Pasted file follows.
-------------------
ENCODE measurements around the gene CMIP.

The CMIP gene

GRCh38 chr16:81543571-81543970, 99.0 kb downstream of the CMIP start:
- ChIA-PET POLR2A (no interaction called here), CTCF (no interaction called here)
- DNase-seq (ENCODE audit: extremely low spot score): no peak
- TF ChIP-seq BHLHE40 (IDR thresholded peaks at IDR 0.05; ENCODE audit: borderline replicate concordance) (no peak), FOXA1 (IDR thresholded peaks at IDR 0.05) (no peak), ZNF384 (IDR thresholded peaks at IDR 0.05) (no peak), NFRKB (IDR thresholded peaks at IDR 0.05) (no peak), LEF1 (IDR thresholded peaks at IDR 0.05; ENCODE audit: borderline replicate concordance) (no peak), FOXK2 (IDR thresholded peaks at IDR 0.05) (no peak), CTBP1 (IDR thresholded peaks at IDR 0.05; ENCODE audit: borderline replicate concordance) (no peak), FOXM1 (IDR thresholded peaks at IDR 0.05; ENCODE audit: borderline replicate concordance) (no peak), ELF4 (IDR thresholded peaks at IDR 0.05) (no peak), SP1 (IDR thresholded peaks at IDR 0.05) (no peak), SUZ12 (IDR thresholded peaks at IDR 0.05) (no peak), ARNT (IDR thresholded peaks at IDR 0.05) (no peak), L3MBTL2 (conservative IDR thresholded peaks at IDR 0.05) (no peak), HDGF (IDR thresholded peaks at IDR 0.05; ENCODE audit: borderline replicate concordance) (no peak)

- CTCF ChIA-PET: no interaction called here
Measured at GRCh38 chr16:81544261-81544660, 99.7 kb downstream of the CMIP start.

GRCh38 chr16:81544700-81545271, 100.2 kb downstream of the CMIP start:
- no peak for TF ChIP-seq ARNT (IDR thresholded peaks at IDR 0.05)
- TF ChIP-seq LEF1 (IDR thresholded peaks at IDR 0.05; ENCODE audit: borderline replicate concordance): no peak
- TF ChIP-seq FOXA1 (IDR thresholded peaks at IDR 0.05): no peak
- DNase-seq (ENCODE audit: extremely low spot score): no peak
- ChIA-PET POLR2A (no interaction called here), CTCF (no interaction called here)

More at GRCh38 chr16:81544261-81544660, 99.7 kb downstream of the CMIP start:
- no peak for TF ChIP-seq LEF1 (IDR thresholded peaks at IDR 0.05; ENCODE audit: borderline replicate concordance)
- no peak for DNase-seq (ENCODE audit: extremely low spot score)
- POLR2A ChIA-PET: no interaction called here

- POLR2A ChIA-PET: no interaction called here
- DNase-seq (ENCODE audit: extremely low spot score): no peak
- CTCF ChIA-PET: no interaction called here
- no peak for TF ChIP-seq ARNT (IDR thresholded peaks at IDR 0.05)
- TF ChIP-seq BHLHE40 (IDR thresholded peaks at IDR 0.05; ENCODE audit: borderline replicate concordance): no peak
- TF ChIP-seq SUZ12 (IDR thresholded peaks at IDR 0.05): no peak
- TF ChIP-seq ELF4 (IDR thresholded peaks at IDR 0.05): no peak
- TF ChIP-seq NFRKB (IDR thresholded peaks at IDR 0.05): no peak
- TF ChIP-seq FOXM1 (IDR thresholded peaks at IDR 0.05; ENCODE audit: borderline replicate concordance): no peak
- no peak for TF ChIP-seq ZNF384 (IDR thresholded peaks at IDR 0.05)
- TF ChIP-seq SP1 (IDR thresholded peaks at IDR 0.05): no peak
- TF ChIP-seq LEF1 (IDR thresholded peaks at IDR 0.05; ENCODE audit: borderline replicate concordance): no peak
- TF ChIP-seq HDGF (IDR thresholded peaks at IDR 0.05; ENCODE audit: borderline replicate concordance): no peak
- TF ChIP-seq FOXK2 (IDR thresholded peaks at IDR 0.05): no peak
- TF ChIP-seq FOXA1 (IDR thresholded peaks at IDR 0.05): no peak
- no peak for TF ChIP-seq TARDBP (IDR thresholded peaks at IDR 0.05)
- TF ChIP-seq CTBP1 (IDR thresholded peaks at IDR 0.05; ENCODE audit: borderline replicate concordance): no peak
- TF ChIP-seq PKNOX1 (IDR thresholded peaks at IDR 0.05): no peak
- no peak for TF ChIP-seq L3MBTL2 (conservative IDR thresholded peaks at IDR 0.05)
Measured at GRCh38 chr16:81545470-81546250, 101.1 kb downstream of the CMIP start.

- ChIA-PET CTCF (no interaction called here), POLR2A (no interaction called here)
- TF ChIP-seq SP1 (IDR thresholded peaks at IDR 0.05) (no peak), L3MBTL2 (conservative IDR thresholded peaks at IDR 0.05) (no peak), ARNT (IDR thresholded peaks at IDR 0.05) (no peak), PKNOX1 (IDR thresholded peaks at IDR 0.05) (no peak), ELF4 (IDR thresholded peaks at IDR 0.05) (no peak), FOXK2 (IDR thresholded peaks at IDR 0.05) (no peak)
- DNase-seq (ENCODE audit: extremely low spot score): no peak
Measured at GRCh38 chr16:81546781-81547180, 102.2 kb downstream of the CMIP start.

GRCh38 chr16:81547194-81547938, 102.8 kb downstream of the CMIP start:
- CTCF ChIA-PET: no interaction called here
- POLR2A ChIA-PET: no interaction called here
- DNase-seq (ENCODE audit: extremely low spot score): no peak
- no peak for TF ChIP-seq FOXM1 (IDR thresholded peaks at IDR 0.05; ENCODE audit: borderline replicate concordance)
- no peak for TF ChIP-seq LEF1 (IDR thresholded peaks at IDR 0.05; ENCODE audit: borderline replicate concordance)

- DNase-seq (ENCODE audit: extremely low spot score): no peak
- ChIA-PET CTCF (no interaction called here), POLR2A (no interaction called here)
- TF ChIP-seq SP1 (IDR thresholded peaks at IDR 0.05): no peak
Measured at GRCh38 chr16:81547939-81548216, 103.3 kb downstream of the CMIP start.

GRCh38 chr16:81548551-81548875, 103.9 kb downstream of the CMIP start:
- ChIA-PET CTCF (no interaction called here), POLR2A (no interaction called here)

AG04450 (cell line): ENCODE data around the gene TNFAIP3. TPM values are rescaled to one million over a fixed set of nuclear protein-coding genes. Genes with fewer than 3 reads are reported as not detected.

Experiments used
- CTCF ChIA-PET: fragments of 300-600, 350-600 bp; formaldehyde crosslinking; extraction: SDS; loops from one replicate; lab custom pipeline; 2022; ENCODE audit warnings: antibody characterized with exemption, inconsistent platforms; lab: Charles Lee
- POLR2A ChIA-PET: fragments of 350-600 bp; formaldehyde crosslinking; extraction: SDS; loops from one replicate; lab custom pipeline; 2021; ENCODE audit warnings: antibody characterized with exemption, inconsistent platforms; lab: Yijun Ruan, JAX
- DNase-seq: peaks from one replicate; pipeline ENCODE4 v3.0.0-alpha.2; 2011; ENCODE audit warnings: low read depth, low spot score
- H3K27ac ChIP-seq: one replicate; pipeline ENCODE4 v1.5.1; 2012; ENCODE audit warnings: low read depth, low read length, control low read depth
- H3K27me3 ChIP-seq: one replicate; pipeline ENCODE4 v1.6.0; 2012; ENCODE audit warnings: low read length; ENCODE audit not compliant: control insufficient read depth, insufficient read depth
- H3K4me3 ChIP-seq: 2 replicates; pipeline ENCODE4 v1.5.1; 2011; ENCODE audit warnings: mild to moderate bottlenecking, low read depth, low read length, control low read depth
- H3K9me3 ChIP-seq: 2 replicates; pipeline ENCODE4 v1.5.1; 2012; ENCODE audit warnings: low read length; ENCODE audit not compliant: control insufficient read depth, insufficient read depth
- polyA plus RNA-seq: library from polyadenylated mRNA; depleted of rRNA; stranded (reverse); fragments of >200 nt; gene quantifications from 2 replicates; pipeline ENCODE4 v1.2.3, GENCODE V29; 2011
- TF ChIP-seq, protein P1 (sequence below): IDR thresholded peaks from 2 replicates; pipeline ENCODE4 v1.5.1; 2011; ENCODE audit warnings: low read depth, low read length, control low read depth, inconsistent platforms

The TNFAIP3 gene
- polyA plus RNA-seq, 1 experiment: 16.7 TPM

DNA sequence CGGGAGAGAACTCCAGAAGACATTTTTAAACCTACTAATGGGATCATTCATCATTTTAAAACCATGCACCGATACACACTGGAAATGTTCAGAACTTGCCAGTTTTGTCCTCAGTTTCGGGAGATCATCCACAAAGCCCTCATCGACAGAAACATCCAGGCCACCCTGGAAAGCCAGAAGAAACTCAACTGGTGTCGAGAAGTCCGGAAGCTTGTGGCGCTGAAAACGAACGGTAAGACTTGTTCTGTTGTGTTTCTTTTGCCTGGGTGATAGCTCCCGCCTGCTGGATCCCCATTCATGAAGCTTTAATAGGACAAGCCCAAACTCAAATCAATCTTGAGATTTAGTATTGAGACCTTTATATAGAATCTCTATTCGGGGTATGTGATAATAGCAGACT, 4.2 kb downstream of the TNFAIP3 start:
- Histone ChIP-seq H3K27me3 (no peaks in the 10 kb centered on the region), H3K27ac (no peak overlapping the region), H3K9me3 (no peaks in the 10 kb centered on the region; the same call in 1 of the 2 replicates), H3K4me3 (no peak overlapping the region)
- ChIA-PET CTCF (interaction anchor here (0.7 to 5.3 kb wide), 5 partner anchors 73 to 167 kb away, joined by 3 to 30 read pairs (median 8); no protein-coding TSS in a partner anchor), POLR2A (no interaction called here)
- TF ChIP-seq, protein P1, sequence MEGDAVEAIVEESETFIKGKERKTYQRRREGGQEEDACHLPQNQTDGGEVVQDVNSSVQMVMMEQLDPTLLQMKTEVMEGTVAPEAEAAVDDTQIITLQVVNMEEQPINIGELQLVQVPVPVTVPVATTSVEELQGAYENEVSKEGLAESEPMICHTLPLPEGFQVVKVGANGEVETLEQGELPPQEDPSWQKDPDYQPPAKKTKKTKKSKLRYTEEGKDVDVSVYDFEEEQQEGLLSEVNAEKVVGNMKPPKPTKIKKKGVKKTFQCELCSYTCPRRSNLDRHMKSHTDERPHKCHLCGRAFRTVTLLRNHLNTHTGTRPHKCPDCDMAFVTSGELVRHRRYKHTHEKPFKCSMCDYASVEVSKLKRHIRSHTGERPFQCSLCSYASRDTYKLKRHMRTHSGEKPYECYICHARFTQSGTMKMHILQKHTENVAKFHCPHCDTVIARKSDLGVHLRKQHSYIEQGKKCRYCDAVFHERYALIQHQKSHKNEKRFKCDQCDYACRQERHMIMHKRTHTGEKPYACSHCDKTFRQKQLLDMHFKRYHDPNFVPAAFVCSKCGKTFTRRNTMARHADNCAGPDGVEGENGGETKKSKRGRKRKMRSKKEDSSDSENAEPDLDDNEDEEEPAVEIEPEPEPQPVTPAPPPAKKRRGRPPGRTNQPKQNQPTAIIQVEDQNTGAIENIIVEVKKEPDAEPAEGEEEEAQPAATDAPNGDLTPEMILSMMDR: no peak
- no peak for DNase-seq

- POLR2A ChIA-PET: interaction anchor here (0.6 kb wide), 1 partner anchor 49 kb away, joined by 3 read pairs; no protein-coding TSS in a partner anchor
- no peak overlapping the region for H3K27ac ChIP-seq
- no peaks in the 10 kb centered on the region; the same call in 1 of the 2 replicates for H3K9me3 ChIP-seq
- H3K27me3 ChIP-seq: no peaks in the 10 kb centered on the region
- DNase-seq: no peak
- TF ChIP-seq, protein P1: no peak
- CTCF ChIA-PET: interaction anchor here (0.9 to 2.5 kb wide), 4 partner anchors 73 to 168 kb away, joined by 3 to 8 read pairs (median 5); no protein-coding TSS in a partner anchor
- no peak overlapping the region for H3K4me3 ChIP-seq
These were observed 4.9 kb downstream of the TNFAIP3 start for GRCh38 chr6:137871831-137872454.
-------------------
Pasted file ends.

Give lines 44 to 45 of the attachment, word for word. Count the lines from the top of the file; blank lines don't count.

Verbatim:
- CTCF ChIA-PET: no interaction called here
- POLR2A ChIA-PET: no interaction called here